Advancements on a revolutionary method used in brain bypass surgery could soon involve physicians from Linz.
Developed at the University of Ütrecht in the Netherlands, the so-called ELANA technique allows for significantly faster procedures with much lower patient risk. Univ. Prof. Dr. Albert van der Zwa heads the chair for Neuro-Surgery in Ütrecht and from the beginning, he has been a part of developing the “Excimer Laser Assisted Non-Occlusive Anastomosis” (abbrev: ELANA). The method has many advantages, including cutting the opening required for the bypass by laser instead of making a surgical cut.
The method has been tested in the Netherlands since the 90s, placing “high flow bypasses” in deep, surgically difficult areas of the brain. Univ. Prof. Dr. Andreas Gruber, head of the JKU’s University Clinic for Neurosurgery at the Kepler University Hospital remarked, “Because the technique invented in Ütrecht is complex, these kinds of procedures can only be carried out at a few centers in Europe but in high numbers and with successful outcomes.”
Prof. Dr. van der Zwan was invited to Linz introduce the procedure and planned improvements: by using SELANA (the S stands for Sutureless), the vessels deep within the brain no longer need to be sutured but can be mechanically clipped instead, helping to avoid any potential bypass failures.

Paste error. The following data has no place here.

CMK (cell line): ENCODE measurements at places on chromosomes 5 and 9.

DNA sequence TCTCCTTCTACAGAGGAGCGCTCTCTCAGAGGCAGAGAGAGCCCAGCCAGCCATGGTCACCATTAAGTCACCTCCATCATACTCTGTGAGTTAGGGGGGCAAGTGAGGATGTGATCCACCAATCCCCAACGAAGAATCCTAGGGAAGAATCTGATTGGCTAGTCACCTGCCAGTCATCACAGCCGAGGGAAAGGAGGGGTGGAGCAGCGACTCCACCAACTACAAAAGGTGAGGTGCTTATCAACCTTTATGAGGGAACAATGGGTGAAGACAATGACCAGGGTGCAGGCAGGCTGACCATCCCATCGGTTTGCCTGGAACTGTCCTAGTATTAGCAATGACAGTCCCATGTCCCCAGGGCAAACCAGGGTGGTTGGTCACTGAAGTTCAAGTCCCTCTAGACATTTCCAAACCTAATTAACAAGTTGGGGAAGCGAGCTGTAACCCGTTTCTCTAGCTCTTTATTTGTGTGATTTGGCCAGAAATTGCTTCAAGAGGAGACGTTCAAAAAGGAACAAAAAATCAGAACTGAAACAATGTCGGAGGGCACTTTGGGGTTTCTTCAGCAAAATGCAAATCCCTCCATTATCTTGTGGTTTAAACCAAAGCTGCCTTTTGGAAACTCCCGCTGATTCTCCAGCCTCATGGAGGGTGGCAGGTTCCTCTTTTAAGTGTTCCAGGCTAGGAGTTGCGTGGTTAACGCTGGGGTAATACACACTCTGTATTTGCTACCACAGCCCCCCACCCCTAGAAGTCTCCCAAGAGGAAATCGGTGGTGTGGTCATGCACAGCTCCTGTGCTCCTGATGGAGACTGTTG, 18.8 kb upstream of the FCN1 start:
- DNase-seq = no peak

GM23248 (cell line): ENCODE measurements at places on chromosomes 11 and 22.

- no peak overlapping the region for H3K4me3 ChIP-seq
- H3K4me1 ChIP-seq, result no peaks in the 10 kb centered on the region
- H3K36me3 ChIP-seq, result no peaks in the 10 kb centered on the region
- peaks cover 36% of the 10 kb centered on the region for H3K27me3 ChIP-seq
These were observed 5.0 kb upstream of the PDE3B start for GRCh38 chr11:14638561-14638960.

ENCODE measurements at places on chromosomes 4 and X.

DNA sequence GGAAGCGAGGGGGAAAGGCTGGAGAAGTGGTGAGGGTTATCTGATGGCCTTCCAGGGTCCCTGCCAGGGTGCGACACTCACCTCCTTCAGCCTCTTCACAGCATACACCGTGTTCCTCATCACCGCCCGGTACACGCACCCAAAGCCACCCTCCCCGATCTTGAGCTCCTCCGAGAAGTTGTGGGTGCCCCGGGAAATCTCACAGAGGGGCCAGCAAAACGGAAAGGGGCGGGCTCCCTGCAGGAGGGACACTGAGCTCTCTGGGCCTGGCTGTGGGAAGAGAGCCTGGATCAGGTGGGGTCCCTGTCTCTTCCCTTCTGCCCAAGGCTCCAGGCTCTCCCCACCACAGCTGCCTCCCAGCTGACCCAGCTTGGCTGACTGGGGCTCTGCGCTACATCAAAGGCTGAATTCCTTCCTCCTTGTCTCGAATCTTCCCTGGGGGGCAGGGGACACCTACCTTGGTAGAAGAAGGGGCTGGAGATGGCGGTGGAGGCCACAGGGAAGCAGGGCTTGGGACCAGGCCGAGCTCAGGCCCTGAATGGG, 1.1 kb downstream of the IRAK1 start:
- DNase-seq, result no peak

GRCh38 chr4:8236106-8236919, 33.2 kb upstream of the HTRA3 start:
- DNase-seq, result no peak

Educational Focus with Participants from Linz
Univ. Prof. Gruber added, “Thanks to impressive advancements in therapy, the number of aneurysm patients requiring highly complex treatment will not continue to rise at any significant rate.” He considers an educational focal point on the procedure that includes participants from Linz to be an advantage, not only in the interest of scientific and clinical advancements, but also to solidify Upper Austria as a location of groundbreaking medical research.
Potential Use in Cardiac Surgery
The university clinic board chairman remarked that the method could potentially be extended medium-term to another area: “By reducing the size of the SELANA device, we could potentially use it for heart bypass surgery as well.”